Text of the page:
McKinsey Study: We're Gridlocked...
Updated: Nov 10, 2019
Avg Mph in New York tumbles to 4.7
Over the last several years, traffic in large metropolitan cities has worsened significantly. Gridlocked roads and pollution come standard around the globe. As more people move to urban areas, infrastructure is having a hard time keeping up and smog is on the rise.
A recent McKinsey report shows that by 2030, 60% of the world’s population will live in cities. As mass urbanization keeps overflowing cities, especially those with older infrastructure, we need well thought out solutions. Initial ridesharing companies like Uber and Lyft have catalyzed a new way of thinking; however, they’re exacerbating the problem by adding more cars to already dense traffic areas. The average Mph in New York is now at a meager 4.7 Mph.
In order to mitigate the rising populations in metropolitan areas we need more deliberate measures and a shift in preferences. Software, electricity, and group mobility can play a vital role by creating smart ecosystems of public/private partnerships and community-centric values that are needed to propel car sharing to the next phase.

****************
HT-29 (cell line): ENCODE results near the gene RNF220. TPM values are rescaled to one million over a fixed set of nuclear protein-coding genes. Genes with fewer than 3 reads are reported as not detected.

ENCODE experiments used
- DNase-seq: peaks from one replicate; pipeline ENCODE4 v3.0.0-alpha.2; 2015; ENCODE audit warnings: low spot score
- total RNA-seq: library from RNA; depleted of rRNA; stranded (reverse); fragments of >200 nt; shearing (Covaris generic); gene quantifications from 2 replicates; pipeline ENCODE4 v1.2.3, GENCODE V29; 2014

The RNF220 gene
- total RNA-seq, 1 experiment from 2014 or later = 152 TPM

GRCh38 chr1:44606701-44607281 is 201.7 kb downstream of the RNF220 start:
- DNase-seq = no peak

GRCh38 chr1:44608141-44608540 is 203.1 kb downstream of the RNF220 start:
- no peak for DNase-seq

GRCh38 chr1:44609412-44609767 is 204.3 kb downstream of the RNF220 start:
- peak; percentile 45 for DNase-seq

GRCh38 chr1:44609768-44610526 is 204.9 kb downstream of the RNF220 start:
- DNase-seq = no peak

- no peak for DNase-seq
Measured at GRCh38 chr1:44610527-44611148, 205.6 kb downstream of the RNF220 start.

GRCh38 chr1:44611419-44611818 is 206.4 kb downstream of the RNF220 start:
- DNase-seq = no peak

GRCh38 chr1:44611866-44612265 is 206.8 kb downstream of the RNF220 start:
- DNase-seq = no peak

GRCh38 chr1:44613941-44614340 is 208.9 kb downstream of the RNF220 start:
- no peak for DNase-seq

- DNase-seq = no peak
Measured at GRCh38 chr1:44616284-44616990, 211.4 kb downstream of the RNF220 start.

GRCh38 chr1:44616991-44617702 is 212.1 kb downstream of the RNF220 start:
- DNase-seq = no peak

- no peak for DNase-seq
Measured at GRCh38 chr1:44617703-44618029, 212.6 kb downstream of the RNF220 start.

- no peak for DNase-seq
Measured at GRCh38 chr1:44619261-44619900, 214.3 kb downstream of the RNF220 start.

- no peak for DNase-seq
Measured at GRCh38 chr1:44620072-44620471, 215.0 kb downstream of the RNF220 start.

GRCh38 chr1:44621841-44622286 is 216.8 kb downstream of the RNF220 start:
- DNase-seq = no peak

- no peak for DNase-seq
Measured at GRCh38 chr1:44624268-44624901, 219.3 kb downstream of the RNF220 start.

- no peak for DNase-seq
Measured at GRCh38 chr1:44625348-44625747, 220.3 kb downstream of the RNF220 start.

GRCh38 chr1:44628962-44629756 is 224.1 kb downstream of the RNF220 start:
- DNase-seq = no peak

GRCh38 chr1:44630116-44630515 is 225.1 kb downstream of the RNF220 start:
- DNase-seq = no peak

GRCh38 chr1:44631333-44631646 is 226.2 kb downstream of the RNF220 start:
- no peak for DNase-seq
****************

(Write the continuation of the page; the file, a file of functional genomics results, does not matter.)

Just recently, Waze, the community-based navigation app, has partnered with governments to augment data driven analytics in order to help solve traffic flow problems in major cities. As more vehicle-to-vehicle and vehicle-to-city data is collected, navigation systems will be better able to spread traffic flows across all available road resources. As more governments open up to this type of solution, it allows us to tap into more talent sources to help solve big problems.
In addition to software, universal electrification needs to keep pioneering a way forward in our metro cities. Currently only 0.2% of buses in public transit systems in the U.S. are electric. As electric vehicles become more democratized, we can aim to eliminate diesel fuels from public transit inventories and consumer markets. Presently, the two most used power sources are Diesel, at 50.5%, and CNG, LNG & Blends, at 22.6%. A paradigm shift to more electric vehicles for mass transit will lead to a dramatic improvement in air quality. Improvements in electrification technology will help to reduce supply-chain costs and allow for larger organizations to make significant investments in EVs.
Finally, the convergence of group mobility improvements and a shift in consumer preferences are imperative to make a true difference. Ideas are not enough. We need companies willing to make a significant investment in long-term results and paradigm shifts in transportation habits.
Gridlocked roads and polluted cities are becoming more and more normal, but there is hope. If we make the right public/private alliances, companies can inject innovation into lagging industries. It won’t be easy, but, together we can make a difference.